How to: Fund Your Own Epic Travels + Adventures

created at: 11/10/2014Five years ago I found a tiny grant through a journalism fellowship so that I could shoot a documentary short about sex-trafficking in South Africa during the 2010 Soccer World Cup. Four years ago I found some small financial aids to help me study the Lakota language, and three years ago my brother and I found a grant through his college that helped fund our dream of rafting the entire Mississippi River.  

I had very little experience in any of these fields beforehand, but in each case I was able to realize the dream through extensive research and grant applications. In that vein, here is a roundup of suggestions, travel grants, and links to help you plan your next adventure. 

Huckberry Grant

Huckberry Explorer Grant – For the past two years, Huckberry has offered a cash prize of $1,000 along with tons of cool gear from their favorite suppliers to help applicants realize their dream adventure. The application for this year just closed, but it pretty much just consists of explaining what you want to do and why in a paragraph or two. Read about the application process or check out some previous winners.

created at: 11/10/2014Study Abroad – If you’re still in school and your program is somewhat flexible, you should absolutely check out the study abroad or foreign exchange programs. Generally speaking, it’s much cheaper to live abroad in student housing than as a normal traveller, and it’s much easier to attain a visa. Not to mention you’ll get a whole new perspective on education and you’ll be able to absorb a new culture over many months. 

WWOOFWwoof it – The World Wide Organization of Organic Farms is a loose association of national organizations that help place volunteers on organic farms and has been around for about 40 years now. Volunteers (often known as wwoofers) put in an average of 4-6 hours of farm work in exchange for a full day’s worth of room and board. According to their website, “You may be asked to help with a variety of tasks like sowing seed, making compost, gardening, planting, cutting wood, weeding, harvesting, packing, milking, feeding, fencing, making mud-bricks, wine making, cheese making and bread making.” It’s an incredible way to see the world and work alongside locals in such a way that will cost you very little while you’re doing it — and you get to work with your hands. What’s not to love? Most wwoofers stay an average of 1-2 weeks, although you work it out individually with your host and many people say as short as a few days or as a long as 6 months. While I’ve never done this personally, I have a number of friends who have, all with positive responses. Read more or sign up on their website.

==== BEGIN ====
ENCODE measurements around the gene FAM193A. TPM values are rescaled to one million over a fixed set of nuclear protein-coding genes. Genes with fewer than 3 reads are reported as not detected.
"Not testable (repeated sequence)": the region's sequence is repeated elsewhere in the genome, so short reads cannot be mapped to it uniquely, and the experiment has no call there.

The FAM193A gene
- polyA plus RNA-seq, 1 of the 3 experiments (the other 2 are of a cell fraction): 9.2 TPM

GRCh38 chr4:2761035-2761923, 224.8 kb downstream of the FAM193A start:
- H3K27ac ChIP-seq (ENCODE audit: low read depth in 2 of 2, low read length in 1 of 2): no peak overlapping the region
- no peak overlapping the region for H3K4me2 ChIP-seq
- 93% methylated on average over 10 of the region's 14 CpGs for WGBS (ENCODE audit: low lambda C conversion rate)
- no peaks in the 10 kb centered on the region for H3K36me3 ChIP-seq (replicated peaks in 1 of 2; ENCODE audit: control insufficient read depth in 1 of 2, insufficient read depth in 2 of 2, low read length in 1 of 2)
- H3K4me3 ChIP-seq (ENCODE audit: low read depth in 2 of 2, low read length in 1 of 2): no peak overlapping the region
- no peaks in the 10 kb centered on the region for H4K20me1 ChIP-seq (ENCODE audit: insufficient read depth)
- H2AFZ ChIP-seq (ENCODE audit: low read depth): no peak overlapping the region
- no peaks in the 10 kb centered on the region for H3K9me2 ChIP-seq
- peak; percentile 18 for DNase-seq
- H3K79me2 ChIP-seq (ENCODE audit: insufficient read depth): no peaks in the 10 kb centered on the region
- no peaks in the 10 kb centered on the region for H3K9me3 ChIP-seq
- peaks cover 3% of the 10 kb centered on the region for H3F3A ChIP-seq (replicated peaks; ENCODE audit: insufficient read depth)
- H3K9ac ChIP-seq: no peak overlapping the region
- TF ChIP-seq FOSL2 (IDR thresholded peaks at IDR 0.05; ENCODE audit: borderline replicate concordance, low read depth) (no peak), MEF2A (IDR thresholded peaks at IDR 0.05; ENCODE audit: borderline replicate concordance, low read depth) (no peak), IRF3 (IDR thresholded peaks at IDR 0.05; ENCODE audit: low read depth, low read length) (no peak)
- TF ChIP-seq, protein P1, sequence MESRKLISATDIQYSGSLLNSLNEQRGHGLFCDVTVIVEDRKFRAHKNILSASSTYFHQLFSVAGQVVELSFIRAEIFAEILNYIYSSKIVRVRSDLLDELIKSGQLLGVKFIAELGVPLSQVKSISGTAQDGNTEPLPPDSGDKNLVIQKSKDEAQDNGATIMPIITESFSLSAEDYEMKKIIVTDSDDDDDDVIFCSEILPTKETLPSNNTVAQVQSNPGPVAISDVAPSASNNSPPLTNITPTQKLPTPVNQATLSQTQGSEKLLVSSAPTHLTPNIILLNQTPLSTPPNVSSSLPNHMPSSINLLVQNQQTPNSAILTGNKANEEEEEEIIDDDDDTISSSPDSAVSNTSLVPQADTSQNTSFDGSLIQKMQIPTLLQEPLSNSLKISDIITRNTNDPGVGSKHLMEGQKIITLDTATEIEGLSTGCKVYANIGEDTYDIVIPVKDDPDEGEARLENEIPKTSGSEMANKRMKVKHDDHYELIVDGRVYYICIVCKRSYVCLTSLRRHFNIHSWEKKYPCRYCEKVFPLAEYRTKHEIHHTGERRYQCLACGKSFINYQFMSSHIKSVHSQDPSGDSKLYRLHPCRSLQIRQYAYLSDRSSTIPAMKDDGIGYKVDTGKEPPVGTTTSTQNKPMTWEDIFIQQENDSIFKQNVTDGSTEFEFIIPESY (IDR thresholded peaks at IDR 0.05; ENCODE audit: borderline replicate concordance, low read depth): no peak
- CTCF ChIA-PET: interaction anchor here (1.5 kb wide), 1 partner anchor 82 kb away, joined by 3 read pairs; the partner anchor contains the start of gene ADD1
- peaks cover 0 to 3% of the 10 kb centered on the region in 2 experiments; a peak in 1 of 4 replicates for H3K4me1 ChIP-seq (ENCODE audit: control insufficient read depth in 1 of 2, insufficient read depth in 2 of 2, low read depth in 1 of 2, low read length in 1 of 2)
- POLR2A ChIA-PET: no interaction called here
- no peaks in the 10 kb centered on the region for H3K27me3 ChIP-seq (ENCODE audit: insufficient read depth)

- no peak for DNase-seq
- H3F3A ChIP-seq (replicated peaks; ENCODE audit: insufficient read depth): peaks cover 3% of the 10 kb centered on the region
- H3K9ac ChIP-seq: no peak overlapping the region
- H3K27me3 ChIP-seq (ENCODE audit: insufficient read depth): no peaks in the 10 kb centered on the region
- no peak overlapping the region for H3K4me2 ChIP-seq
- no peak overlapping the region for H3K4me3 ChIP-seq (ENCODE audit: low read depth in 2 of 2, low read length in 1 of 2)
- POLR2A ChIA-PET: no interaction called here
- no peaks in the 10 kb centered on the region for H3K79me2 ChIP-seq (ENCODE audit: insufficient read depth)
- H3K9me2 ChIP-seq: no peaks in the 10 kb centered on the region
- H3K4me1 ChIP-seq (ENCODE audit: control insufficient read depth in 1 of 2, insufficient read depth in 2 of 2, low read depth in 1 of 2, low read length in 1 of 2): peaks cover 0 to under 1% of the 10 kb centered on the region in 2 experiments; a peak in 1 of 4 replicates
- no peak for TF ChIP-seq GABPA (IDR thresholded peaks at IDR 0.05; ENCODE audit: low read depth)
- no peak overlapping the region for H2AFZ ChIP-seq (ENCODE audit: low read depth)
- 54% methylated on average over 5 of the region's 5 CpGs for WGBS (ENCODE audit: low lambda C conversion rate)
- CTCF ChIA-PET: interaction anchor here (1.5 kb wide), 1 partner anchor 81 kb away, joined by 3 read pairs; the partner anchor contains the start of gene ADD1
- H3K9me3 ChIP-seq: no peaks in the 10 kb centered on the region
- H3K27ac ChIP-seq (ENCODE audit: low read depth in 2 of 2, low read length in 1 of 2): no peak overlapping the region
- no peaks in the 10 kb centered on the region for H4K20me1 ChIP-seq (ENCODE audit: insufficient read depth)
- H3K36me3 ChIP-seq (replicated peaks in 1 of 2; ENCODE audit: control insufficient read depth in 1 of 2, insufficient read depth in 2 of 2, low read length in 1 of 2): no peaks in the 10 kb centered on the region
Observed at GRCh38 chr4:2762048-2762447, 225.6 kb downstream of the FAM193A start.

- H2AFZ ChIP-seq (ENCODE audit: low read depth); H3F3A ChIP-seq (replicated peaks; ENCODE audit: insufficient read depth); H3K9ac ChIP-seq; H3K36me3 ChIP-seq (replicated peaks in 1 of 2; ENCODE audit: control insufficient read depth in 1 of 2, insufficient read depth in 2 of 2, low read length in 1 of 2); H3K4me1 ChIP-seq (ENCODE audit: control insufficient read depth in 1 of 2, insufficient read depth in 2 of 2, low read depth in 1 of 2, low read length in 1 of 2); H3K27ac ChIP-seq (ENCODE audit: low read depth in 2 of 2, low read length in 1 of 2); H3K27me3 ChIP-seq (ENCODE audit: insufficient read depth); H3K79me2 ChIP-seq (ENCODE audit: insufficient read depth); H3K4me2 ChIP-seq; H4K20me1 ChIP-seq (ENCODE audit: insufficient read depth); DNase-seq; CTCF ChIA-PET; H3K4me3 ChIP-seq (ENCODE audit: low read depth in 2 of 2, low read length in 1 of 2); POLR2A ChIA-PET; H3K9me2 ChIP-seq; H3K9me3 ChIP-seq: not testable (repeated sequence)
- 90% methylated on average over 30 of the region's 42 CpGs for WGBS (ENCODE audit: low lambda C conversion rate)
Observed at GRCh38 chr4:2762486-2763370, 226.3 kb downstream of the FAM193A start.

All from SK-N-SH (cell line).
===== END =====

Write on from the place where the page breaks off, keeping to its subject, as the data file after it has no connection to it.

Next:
InterExchange VietnamConsider Teaching English Abroad – If you’re ready for a more long-term adventure, there are so many organizations that facilitate this that it’s hard to narrow down the list. Most programs don’t require previous teaching experience, but of course require you to be in the country for at least a full school year. Good programs to check out include InterExchange, CIEE, Language Corps, or even something like a Fulbright Scholarship.

Road Trip NationRoad Trip Nation Travel Grants – Road Trip Nation offers two types of unique grants for people who wish to roadtrip across America, and a film crew tends to tag along. The Green RV Program places three people (either applying together or separately) in a structured summer roadtrip to interview a successful person about their journey to success. The Indie Program can be done any vehicle at other times throughout the year. The program tends to attract college age guys and post-grads, but are open to anyone of any age or level of education. 

Pulitzer Center on Crisis ReportingThe Pulitzer Center on Crisis Reporting – Don’t discount yourself just because Pulitzer is in the title. The Pulitzer Center on Crisis Reporting helps fund international trips generally between $2,000-$10,000 (but sometimes as much as $20,000) to report on issues of global importance. It’s open to writers, photographers, journalists, videographers/filmmakers, and reporters. There’s a hearty emphasis placed on multimedia reporting, so it might be worth talking to your artistic buddies and coming up with a group project.